I am going in June and I will be going on the REAL spinning one! What sense does this make? The whole point of the ride is the gravity! Now its just some demented Star Tours!
True, there were many people who lost their lunch after riding. However, I have seen people hurl after Tower of Terror, Rock-n-Rollercoaster, and I could go on! Heck, the old line in Nat'l Lampoon's Christmas Vacation of Cousin Eddie's kid learning to be a pixie dust spreader on the Tilt-a-Whirl is more fact than fiction! There really is (or was) such a position in the carny circuit. Some people get sick on rides because they ignore their own poor health signals or have bad judgement (you really should wait an hour or so after shoving a turkey leg down your throat and chasing it with an Itsacadoozie!) about their ride timing.
I guess at the end of the day Mission Space will see more visitors because more people will try the tame version first and then maybe their curiosity will peak and they will give the full version a try.
I just can't help but think this could be the precedent of a complete culture change in thrill rides. Are we seeing the beginning of the end?
What's next? Lap bars on It's a Small World?
I have ridden this ride many times and I haven't even felt a burp! I might be in good condtion from the ride, but Disney is now saving us from ourselves?
I guess people are dumber than I imagined!
Its sad these people died, but it is such a random occurance and freak thing to happen!
This is moving toward the way of the Robocoaster, it seems to me. And surely allowing guests to choose the intensity of their ride is the ideal set-up, anyway? It's your one big Orlando holiday in years, and you're feeling a little shakey today. You really want to go on Mission: Space, but don't really want to do yourself a harm. Why the hell *shouldn't* you get the option of a slightly tamer ride?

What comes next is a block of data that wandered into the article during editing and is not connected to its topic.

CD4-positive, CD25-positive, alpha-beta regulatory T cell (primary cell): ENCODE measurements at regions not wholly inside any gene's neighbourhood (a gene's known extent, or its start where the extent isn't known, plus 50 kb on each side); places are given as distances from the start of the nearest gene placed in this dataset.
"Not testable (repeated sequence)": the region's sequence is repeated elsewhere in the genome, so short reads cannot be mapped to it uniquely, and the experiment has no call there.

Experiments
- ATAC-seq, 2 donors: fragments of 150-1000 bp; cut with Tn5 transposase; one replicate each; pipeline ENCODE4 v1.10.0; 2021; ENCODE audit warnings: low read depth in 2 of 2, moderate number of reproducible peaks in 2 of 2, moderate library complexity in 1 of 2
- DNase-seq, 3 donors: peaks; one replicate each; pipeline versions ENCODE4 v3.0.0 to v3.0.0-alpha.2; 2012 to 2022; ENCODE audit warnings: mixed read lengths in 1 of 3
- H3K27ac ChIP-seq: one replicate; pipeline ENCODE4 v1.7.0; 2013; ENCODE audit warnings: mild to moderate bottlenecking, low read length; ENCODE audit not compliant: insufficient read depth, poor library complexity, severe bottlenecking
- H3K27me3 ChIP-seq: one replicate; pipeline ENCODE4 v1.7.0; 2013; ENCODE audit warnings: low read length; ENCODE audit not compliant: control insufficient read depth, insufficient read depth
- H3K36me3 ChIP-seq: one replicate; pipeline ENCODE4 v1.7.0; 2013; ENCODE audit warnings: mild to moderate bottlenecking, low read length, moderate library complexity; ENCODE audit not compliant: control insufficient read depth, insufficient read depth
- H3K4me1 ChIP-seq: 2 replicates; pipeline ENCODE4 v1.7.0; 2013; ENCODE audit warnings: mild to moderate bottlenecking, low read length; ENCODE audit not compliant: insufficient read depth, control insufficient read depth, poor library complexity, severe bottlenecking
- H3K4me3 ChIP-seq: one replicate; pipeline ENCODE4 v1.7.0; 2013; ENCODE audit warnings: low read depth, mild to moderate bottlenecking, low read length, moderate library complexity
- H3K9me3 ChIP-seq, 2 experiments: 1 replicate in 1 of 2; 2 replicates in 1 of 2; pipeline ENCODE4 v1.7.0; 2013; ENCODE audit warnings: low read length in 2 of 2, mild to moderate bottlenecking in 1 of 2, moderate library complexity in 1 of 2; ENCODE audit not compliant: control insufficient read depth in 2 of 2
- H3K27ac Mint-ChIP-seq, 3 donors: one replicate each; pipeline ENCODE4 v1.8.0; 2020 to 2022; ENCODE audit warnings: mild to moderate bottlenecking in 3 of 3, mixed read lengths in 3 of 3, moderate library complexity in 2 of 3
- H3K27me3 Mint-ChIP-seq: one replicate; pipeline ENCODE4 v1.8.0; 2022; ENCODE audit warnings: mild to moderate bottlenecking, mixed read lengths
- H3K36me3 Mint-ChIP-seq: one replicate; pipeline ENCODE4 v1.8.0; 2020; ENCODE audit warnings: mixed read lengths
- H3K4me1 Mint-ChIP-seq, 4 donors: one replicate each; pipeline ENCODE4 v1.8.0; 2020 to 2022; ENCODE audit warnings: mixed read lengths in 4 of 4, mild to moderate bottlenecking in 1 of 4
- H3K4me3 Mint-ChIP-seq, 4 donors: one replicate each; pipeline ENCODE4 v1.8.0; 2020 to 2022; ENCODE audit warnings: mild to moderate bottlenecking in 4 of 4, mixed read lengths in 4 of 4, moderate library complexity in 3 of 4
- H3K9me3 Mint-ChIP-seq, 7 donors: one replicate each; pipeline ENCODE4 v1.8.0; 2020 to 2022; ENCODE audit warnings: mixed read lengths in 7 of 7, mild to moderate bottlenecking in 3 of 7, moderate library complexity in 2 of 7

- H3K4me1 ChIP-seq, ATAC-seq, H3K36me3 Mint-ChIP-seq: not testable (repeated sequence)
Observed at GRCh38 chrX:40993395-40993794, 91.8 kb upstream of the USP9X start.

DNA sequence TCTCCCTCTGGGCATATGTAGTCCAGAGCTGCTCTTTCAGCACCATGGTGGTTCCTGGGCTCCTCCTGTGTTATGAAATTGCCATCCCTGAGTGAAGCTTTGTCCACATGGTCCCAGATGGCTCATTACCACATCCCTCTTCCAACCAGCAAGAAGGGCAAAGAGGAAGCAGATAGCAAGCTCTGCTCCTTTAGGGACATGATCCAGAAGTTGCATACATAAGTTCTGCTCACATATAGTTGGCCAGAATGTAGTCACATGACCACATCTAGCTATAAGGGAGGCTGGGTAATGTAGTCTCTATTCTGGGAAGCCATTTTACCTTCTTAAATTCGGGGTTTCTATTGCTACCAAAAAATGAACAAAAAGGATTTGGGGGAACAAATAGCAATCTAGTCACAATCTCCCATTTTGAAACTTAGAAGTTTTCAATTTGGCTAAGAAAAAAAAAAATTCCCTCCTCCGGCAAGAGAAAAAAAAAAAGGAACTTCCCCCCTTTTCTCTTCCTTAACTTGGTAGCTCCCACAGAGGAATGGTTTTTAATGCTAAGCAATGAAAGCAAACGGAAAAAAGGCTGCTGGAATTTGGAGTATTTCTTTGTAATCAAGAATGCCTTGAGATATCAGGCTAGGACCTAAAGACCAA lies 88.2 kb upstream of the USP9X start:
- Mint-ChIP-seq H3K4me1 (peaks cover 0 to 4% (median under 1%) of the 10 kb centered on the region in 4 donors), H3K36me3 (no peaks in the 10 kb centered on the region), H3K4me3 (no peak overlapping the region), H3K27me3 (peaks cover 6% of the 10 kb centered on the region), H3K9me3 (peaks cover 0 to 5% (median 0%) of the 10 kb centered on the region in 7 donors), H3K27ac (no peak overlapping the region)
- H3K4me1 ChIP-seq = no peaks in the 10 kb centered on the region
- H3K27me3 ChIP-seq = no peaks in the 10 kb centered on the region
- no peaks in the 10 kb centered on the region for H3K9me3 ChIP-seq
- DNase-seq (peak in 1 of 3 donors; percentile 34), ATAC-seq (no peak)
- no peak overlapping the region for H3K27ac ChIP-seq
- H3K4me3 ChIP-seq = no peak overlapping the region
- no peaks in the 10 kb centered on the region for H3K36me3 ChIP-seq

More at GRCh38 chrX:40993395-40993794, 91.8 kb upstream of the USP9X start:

Seriously, those predicting that this is the end of the thrill ride world need to take a step back and realise how ridiculous that is. Disney are going back to their roots and allowing even more people to experience the same ride, something Walt always believed in. How is this anything but progress? It's not like they're discontinuing the original, for lord's sake.
Two thumbs up from me, on this one. I don't always know if I can handle a second go straight away on Mission: Space, much as I would love to. Now I'll be able to without worry. The sooner they start implementing this on rides that could conveniently do it without ruining the original experience or increasing queues, the better.
But will this make the ride safer for people at risk? Only if they choose the milder experience. And that's the problem. The people who have ridden this ride and suffered for it did so in spite of the most aggressive pre-ride warnings in the industry. I am certain some folks will choose the milder experience, but the only way to ensure that you make the correct choice is to know your health and to be honest with yourself about it. That means getting to the doctor, checking your height, weight and blood pressure, at the minimum, and correcting any problems before riding any thrill ride.